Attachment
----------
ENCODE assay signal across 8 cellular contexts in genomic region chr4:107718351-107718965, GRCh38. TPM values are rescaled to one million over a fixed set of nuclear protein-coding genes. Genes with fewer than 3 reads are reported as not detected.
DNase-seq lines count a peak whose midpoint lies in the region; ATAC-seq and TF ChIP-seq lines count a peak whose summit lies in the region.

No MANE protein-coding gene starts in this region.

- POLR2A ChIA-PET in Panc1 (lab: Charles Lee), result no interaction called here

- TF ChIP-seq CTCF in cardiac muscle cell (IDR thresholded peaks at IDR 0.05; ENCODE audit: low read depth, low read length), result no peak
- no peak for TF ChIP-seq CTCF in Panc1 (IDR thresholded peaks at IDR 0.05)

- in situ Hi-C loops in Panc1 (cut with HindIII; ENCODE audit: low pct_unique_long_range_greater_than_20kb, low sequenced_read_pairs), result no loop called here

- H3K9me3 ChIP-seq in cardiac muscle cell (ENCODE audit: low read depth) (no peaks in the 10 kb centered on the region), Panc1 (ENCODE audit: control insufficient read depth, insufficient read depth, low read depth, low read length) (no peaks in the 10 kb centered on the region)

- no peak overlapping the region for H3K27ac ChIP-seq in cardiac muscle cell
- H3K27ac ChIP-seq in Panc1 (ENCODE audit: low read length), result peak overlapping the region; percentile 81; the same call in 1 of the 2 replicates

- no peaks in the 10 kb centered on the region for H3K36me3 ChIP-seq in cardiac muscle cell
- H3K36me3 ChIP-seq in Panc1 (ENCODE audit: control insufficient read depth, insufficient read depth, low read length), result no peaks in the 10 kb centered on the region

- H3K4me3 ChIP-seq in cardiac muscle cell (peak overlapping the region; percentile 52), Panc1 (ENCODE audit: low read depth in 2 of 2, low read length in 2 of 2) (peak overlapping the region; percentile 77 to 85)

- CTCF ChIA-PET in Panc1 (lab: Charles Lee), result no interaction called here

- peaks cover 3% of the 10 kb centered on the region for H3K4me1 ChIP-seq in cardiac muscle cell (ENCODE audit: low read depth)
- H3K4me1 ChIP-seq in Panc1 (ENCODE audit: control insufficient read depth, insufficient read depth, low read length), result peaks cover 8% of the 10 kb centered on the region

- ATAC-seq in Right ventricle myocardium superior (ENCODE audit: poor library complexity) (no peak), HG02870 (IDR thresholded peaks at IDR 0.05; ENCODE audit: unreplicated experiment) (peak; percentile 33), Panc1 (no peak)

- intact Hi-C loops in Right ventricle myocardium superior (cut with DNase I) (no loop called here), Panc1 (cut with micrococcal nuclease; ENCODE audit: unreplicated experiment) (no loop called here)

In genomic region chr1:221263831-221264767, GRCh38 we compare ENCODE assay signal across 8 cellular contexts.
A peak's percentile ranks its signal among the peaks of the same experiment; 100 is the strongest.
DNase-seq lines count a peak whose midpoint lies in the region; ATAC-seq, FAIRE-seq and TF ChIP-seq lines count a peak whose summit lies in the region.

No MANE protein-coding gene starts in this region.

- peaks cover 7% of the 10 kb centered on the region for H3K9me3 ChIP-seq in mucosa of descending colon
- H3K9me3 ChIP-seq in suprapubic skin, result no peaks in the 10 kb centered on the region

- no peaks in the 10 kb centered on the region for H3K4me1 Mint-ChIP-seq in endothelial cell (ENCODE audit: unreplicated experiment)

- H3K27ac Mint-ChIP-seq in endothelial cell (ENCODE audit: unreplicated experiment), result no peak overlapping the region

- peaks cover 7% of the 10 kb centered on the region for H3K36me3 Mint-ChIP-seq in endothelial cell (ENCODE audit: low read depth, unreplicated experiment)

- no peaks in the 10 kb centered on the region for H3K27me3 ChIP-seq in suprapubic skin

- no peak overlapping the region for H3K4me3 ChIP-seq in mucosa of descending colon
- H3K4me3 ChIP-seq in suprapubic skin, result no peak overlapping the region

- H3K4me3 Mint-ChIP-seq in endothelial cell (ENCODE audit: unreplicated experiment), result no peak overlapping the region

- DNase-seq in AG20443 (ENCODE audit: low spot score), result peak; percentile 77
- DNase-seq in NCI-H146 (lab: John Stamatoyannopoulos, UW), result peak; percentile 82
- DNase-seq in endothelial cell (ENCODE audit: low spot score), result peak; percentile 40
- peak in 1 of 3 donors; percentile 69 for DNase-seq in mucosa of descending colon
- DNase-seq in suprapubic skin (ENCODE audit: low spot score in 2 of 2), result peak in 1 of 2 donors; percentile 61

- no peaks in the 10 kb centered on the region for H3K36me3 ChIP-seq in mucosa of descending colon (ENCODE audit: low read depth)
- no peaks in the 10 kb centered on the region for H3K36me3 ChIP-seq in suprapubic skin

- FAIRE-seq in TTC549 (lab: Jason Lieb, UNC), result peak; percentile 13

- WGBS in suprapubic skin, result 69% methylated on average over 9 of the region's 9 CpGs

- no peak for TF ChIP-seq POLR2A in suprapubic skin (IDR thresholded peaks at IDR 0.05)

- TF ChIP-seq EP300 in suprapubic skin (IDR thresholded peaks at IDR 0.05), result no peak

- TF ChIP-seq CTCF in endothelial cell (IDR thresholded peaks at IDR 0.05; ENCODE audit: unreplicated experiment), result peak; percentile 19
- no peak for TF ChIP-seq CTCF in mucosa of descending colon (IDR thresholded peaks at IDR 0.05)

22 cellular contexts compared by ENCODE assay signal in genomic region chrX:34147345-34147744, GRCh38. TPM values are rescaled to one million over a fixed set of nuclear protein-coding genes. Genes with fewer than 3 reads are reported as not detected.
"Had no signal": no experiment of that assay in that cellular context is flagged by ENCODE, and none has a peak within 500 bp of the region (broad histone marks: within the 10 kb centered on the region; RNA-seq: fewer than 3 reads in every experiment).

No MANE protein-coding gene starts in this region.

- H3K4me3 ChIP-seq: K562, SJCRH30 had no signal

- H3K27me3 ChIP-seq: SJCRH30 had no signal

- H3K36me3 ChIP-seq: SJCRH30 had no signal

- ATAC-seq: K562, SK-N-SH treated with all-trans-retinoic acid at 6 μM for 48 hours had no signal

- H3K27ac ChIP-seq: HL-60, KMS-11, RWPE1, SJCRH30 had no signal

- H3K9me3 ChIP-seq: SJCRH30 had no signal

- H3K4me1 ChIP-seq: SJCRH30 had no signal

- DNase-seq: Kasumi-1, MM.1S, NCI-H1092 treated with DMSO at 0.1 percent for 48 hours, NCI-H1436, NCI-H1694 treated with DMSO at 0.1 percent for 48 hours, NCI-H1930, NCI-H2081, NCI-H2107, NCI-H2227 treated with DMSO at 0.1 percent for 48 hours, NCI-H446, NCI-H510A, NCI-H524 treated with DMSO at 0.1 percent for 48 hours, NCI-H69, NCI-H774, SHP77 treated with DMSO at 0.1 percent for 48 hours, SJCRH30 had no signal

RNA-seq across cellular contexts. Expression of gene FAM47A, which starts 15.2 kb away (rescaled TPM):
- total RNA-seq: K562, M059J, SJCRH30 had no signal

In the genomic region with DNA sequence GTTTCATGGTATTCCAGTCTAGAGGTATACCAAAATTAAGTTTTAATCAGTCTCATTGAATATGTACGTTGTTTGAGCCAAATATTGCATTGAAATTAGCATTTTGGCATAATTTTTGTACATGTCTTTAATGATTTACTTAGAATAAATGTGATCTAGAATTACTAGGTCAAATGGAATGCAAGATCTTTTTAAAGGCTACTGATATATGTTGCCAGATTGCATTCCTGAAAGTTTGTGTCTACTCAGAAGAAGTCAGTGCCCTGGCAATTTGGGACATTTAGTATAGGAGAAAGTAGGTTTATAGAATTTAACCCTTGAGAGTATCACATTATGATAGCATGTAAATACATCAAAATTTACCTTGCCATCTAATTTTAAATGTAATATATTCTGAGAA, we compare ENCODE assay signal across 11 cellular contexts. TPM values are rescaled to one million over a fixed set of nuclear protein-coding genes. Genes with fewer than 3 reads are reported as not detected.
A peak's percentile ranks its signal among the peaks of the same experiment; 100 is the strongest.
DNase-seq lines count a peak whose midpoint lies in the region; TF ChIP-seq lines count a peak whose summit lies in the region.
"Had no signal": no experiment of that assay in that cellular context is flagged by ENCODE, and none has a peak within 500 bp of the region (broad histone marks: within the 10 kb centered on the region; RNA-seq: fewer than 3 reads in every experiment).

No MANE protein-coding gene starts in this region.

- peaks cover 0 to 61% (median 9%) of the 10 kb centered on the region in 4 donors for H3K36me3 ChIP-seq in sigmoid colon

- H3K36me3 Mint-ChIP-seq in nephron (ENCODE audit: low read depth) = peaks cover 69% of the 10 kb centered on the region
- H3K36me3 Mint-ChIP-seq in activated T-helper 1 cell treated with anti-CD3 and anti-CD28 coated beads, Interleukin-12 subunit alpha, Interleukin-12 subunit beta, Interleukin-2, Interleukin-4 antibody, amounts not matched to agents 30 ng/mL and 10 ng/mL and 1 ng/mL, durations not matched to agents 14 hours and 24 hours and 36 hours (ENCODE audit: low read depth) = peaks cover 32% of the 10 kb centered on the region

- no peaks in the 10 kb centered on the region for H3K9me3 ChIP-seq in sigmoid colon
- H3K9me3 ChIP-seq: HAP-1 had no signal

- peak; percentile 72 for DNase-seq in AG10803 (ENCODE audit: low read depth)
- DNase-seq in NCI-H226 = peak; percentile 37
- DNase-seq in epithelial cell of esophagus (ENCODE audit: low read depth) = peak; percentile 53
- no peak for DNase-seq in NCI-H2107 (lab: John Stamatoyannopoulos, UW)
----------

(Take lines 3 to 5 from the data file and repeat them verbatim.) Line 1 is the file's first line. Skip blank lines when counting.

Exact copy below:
No MANE protein-coding gene starts in this region.

- POLR2A ChIA-PET in Panc1 (lab: Charles Lee), result no interaction called here

- TF ChIP-seq CTCF in cardiac muscle cell (IDR thresholded peaks at IDR 0.05; ENCODE audit: low read depth, low read length), result no peak